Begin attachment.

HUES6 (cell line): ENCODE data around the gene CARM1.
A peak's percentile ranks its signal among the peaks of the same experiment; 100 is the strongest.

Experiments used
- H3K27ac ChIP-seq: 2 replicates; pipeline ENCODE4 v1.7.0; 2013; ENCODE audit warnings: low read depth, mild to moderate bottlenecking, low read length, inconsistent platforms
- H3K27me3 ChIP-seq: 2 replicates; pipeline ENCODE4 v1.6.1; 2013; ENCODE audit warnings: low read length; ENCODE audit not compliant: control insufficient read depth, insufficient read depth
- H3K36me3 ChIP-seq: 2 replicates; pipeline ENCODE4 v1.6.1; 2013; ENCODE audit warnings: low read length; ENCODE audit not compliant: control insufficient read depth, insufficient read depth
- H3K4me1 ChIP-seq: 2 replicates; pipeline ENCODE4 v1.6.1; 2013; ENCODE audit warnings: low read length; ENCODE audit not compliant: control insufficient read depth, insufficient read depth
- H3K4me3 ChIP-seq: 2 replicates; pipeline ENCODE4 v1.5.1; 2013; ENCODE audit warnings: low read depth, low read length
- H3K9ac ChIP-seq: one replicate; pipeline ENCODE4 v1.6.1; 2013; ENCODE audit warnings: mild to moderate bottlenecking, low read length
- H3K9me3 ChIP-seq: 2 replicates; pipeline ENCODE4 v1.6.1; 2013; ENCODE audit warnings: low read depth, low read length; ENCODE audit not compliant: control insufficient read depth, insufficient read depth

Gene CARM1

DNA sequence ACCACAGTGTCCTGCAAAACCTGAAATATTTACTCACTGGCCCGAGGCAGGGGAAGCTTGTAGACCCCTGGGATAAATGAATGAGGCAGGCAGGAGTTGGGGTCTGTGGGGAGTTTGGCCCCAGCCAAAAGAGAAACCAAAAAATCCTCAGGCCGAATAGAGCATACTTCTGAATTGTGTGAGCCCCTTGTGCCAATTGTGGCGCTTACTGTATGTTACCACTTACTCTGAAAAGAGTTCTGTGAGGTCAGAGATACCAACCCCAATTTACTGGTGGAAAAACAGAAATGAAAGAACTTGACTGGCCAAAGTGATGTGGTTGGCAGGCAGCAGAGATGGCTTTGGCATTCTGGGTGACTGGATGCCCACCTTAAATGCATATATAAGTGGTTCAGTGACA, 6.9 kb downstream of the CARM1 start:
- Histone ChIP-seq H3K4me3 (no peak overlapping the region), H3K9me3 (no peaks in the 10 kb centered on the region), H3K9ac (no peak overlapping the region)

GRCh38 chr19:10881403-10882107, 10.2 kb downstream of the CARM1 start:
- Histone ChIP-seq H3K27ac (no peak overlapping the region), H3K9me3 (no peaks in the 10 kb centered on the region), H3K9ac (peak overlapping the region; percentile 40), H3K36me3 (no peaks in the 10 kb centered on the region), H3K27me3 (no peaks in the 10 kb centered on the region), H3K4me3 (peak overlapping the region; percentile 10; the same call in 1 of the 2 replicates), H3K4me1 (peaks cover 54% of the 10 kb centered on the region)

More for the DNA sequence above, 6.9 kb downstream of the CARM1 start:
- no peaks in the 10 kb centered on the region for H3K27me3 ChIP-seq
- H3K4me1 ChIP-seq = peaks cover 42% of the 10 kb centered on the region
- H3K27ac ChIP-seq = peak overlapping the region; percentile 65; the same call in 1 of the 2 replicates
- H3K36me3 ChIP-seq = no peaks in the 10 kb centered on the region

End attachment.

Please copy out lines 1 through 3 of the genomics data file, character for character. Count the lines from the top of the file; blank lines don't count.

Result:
HUES6 (cell line): ENCODE data around the gene CARM1.
A peak's percentile ranks its signal among the peaks of the same experiment; 100 is the strongest.

Experiments used